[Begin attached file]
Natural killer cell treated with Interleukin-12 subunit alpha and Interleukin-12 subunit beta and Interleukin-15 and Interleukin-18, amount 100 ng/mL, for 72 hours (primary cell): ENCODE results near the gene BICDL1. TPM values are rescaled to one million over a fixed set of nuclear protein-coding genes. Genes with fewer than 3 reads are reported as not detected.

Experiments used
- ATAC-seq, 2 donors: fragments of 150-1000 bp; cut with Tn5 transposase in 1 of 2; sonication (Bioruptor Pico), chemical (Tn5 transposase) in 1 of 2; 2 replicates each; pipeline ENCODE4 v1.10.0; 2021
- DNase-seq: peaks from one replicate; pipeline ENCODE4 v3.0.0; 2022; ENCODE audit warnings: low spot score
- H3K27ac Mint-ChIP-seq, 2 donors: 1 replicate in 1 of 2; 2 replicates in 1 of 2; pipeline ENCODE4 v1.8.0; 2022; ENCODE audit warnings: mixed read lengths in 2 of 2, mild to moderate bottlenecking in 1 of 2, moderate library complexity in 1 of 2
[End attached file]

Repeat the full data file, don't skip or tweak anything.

Natural killer cell treated with Interleukin-12 subunit alpha and Interleukin-12 subunit beta and Interleukin-15 and Interleukin-18, amount 100 ng/mL, for 72 hours (primary cell): ENCODE results near the gene BICDL1. TPM values are rescaled to one million over a fixed set of nuclear protein-coding genes. Genes with fewer than 3 reads are reported as not detected.

Experiments used
- ATAC-seq, 2 donors: fragments of 150-1000 bp; cut with Tn5 transposase in 1 of 2; sonication (Bioruptor Pico), chemical (Tn5 transposase) in 1 of 2; 2 replicates each; pipeline ENCODE4 v1.10.0; 2021
- DNase-seq: peaks from one replicate; pipeline ENCODE4 v3.0.0; 2022; ENCODE audit warnings: low spot score
- H3K27ac Mint-ChIP-seq, 2 donors: 1 replicate in 1 of 2; 2 replicates in 1 of 2; pipeline ENCODE4 v1.8.0; 2022; ENCODE audit warnings: mixed read lengths in 2 of 2, mild to moderate bottlenecking in 1 of 2, moderate library complexity in 1 of 2